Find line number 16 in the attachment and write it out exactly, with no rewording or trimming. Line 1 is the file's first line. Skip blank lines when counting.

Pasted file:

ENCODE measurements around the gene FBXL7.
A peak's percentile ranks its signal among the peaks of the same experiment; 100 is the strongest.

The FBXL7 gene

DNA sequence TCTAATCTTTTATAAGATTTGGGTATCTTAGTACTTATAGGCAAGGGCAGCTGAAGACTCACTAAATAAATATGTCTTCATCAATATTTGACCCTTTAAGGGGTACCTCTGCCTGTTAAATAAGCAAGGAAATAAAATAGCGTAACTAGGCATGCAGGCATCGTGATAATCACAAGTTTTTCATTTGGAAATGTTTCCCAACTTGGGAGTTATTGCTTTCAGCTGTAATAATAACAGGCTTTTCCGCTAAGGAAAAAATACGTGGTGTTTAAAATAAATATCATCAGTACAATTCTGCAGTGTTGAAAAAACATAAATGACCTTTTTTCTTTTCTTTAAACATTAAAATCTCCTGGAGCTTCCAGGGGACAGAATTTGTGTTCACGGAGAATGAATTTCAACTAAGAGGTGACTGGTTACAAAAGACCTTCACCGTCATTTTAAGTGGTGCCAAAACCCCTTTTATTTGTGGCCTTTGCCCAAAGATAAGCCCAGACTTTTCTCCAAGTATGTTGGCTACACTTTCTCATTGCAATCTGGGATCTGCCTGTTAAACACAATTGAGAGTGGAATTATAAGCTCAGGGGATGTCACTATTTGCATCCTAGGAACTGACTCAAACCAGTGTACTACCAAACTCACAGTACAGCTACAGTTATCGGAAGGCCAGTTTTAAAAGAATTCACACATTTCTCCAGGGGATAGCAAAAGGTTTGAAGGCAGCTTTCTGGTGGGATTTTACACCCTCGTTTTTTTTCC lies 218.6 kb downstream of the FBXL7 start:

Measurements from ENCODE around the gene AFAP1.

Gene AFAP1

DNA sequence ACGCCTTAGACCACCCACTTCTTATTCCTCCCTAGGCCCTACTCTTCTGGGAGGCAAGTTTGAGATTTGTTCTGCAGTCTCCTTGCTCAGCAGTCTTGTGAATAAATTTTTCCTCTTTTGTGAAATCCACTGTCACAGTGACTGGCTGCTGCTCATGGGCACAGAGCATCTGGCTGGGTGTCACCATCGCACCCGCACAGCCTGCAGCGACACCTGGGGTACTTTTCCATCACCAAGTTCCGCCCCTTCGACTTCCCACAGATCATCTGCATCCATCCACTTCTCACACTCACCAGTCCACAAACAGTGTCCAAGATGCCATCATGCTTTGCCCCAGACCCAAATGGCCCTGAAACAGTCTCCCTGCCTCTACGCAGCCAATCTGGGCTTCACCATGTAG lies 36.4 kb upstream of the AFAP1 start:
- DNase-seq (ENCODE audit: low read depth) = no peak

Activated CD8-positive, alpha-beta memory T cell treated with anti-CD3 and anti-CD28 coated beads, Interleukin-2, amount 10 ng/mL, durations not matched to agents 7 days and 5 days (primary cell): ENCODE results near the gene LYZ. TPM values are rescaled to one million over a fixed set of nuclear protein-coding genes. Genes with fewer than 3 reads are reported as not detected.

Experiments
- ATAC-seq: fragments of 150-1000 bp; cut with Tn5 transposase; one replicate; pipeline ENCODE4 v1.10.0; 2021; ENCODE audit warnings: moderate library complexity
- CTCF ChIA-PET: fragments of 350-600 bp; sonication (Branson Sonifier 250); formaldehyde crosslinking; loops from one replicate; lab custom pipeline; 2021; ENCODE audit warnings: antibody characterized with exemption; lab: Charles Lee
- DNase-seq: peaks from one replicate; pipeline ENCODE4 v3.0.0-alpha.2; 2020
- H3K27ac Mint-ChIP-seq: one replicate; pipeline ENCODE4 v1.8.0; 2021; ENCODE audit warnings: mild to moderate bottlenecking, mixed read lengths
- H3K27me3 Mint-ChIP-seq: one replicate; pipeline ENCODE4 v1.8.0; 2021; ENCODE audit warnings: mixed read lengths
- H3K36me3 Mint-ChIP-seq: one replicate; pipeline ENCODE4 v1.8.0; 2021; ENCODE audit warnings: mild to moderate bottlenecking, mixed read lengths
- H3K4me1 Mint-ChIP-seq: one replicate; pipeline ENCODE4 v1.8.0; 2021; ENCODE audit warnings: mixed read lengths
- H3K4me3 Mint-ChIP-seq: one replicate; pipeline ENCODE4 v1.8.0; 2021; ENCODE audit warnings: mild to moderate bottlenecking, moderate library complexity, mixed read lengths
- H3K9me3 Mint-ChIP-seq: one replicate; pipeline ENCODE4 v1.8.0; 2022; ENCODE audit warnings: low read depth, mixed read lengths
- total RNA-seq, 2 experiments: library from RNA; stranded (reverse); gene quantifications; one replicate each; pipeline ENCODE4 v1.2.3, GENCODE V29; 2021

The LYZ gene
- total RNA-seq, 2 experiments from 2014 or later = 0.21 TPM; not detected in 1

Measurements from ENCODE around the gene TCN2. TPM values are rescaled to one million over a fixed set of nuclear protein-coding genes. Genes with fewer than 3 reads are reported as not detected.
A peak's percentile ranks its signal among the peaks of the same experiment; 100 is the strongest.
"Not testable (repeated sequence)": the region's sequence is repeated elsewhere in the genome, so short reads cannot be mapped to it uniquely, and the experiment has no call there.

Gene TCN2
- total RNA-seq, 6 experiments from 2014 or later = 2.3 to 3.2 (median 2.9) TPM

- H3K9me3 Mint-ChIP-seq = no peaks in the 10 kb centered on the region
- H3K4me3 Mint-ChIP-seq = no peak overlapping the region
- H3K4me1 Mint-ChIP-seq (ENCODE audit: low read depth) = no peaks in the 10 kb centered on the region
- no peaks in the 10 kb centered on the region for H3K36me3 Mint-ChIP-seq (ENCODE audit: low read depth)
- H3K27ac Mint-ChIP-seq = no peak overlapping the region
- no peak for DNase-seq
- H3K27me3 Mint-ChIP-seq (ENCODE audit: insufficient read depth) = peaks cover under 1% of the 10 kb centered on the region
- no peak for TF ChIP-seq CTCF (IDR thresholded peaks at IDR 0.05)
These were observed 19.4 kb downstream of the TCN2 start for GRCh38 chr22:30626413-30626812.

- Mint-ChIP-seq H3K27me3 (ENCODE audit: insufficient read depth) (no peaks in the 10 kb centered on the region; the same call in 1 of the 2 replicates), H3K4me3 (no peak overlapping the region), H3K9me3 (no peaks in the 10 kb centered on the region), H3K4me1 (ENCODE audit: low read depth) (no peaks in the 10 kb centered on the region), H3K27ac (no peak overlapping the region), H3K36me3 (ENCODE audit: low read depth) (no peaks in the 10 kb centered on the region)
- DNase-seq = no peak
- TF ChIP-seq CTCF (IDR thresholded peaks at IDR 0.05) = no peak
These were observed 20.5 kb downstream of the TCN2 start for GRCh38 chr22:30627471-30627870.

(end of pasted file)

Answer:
- H3K36me3 Mint-ChIP-seq: one replicate; pipeline ENCODE4 v1.8.0; 2021; ENCODE audit warnings: mild to moderate bottlenecking, mixed read lengths